In striking a deal last week with Nefesh B’Nefesh and agreeing to partner on promoting aliyah in North America instead of continuing an often nasty custody battle over would-be immigrants, the Jewish Agency for Israel might have put out one fire with a rival only to start another in-house with its own board.
The agency had been the sole proprietor on entry to Israel since the Jewish state’s inception, but its marketing had fallen limp, and in recent years the group had lost significant ground to Nefesh. Nefesh, an American 501c3 founded in 2002, brought with it onto the aliyah scene a slick publicity plan and offered potential immigrants significant cash incentives to move to Israel – and stay there, which resulted in a 98 percent retention rate once new immigrants arrived.
As the agency scrambled to maintain its role as only aliyah child as Nefesh fought hard for legitimacy in the eyes of the motherland, the two often fought viciously - especially over the last year. Much of that came through in the press as lay leaders from each organization levied potentially libelous claims against the other (at one point even dragging JTA into a potential lawsuit for printing them).
The environment was so poisoned that, to settle the claim, the two sides brought in serious third-party mediation.
John Ruskay, the executive VP and CEO of the UJA-Federation of New York, and Stephen Hoffman, the president of the Jewish Community Federation of Cleveland, sat in as representatives of the federation system that funds the agency.
The parties also brought in a heavy hitter, Kenneth Feinberg, to oversee the talks. Feinberg, a Washington lawyer who specializes in mediation, was appointed by John Ashcroft as the Special Master of the U.S. Government’s September 11th Victim Compensation Fund – and negotiated the settlements that 9/11 victims received.
Feinberg, working pro-bono in the Nefesh-JAFI peace talks, oversaw two days of negotiating sessions that ended last week with an agreement. Under the deal, the Nefesh will now take the lead in marketing aliyah to North America and the agency would provide support staff, some money, and would continue to be the organization that worked with the Israeli government to process new immigrants.
The agency took an unusual step in striking the deal.
Before negotiations started, Feinstein and the other mediators insisted that the parties had to agree that those at the table would be allowed to make a deal and stick by it, which meant that they needed full autonomy to act and would not have to get the deal ratified by their boards.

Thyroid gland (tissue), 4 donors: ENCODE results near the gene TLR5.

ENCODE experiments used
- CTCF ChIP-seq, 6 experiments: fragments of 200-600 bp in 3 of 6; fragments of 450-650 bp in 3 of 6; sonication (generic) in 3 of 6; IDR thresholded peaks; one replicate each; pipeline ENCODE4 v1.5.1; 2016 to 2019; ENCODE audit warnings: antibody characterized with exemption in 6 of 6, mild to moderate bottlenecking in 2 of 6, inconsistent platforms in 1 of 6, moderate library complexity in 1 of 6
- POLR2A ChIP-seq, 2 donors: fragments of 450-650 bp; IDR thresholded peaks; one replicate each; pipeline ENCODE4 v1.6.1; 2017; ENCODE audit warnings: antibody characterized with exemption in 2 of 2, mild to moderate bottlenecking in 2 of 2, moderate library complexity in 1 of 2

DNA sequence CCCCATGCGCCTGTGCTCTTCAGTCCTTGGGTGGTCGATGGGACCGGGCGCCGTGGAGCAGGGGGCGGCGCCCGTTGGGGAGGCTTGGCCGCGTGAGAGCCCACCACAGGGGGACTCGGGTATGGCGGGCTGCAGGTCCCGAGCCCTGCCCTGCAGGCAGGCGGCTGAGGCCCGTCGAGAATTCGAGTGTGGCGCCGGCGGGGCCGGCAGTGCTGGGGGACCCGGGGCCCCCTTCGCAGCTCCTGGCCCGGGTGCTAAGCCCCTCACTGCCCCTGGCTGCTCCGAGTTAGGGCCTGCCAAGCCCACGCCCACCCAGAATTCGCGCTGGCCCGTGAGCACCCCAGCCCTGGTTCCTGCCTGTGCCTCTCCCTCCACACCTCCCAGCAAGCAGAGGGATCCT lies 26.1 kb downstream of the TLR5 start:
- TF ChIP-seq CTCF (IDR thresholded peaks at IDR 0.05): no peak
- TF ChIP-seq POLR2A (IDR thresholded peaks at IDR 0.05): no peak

This was not an issue for Nefesh, whose representative was also its co-founder and largest donor, Tony Gelbart. But for the agency, which has a huge lay board and answers also to the federation system, doing so was more complicated.
The chairman of the agency’s executive board, Richie Pearlstone, and its top executive, Ze’ev Bielski, appointed three people to negotiate on behalf of the organization: the chairman of the budget and finance committee, Shoel Silver; the co-chair of the agency’s aliyah and klitah budget subcommittee, Michael Gelman, and the director general of the agency, Moshe Vigdor to negotiate. Neither Pearlstone nor Bielski were involved in the talks.
“One thing they insisted on was that there would be confidentiality, and those given mandate to negotiate had to be able to say, ‘This is an agreement,’ and not go back to their board and say we have an agreement, but it does not we have an agreement in principle, but it needs to be ratified,” Silver said. “People can have the concern. And if that is an issue, they can take it up with the executive. Or, they may be comfortable with the agreement once they hear what it is.”
Giving them the autonomy to work on their own might have been a necessary and even progressive step, but the agency apparently flubbed by not first getting approval from its lay leadership for the arrangement.
The agency was set to inform its executive committee of the details of the Nefesh deal in a meeting and conference call on Wednesday, but they will likely have some healing to do within its own walls.
“I think there are a lot of lay leaders who are upset about it only from the point of view that they don’t know what it is about,” said one high-up agency lay leader. “I think the process sucked.”
“Whenever lay leaders would ask about the negotiations, I was told I was not privy to that information,” said another top agency lay leader. “I am secretly hoping that I never find out what is and is not in the agreement because then I don’t have to worry about whether I agree.”